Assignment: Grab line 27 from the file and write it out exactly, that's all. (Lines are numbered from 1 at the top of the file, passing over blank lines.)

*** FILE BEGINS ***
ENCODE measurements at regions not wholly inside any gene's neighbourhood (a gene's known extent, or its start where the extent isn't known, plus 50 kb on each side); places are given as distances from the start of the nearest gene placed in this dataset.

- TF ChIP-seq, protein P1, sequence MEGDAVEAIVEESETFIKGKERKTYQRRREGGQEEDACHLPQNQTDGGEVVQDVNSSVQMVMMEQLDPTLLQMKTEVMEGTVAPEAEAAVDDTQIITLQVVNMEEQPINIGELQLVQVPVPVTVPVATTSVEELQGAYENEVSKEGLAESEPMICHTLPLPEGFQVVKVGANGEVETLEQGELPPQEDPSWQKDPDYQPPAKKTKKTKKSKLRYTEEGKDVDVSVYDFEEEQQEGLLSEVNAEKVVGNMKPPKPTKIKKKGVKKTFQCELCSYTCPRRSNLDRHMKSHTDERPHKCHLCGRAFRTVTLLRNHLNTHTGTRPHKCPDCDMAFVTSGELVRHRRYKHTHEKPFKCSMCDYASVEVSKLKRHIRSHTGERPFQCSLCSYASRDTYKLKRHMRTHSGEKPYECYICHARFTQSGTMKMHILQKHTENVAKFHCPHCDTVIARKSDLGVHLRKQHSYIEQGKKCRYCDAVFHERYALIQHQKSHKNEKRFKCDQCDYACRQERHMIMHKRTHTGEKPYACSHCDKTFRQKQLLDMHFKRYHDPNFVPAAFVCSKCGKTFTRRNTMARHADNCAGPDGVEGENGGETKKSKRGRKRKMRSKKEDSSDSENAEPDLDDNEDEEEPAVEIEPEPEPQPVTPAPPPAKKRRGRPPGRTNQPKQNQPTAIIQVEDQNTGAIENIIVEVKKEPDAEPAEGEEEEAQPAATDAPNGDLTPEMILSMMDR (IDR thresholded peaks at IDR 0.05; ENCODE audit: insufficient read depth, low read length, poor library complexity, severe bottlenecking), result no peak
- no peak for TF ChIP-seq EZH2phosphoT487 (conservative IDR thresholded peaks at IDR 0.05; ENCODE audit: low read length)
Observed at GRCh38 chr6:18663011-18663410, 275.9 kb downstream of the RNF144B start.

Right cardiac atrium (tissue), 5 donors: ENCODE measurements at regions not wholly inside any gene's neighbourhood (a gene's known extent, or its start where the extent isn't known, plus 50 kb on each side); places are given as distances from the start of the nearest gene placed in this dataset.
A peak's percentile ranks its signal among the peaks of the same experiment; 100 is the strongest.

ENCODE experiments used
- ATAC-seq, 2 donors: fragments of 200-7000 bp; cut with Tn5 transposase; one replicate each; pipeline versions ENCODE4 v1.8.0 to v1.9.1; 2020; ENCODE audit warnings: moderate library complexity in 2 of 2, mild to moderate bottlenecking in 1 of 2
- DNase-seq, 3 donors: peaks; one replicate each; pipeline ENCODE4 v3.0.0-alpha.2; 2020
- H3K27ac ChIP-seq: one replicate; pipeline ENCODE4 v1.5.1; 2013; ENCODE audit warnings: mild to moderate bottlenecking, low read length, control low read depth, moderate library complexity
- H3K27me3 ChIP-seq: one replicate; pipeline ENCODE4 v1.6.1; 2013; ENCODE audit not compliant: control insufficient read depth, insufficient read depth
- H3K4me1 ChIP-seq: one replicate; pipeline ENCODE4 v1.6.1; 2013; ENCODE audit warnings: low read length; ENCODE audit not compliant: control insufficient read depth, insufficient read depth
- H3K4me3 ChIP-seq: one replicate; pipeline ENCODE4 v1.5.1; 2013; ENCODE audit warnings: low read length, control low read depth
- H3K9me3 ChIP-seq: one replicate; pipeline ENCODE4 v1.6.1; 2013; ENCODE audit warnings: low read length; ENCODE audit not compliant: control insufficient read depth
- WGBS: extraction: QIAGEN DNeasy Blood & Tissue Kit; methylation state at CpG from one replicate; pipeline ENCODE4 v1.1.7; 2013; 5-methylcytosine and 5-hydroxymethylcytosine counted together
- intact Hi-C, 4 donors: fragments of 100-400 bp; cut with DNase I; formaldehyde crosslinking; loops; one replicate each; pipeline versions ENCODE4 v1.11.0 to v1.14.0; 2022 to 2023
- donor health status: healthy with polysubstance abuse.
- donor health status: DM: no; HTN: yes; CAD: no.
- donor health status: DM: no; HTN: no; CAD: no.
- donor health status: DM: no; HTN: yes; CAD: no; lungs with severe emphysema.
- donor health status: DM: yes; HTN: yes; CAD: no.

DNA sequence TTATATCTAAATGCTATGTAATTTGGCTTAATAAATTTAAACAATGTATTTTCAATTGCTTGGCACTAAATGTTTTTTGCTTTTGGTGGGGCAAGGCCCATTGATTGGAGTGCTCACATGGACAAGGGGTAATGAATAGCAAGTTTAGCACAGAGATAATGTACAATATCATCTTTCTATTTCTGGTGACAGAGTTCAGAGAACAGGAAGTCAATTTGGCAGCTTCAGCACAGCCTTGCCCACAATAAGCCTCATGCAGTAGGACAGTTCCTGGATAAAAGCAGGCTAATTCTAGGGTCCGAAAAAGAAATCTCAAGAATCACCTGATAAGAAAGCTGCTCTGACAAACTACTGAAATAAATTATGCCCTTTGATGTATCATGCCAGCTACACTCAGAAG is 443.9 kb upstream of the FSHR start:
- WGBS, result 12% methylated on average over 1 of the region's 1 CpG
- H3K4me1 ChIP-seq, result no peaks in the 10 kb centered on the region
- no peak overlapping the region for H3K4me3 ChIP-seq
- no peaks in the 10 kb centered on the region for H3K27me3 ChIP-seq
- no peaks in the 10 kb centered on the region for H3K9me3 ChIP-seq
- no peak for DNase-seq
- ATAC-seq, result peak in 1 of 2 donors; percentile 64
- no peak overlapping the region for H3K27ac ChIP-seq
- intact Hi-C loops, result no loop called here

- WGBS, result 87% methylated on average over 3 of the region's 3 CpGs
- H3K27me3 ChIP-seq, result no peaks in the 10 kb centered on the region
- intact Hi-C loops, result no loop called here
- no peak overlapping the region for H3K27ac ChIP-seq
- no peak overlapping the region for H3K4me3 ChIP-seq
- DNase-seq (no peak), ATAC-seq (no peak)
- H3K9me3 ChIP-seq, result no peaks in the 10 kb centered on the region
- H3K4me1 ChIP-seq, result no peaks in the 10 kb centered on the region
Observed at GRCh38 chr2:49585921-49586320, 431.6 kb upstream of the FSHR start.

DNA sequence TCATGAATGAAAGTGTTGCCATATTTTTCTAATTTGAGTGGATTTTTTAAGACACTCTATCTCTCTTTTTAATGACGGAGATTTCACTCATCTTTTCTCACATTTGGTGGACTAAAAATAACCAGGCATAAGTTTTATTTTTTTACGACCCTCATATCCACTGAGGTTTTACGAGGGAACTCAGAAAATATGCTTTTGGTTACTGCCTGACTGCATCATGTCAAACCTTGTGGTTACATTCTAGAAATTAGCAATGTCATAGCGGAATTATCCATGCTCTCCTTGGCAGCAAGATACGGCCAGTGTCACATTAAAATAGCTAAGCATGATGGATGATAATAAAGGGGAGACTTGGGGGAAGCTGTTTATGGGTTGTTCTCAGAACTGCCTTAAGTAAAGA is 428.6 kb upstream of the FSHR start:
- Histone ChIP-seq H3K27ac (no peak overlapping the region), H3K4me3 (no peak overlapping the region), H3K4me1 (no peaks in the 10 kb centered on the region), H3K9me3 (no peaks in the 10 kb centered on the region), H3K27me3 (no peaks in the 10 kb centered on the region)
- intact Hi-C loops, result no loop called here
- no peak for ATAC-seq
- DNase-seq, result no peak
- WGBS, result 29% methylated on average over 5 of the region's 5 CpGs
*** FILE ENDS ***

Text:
- no peaks in the 10 kb centered on the region for H3K9me3 ChIP-seq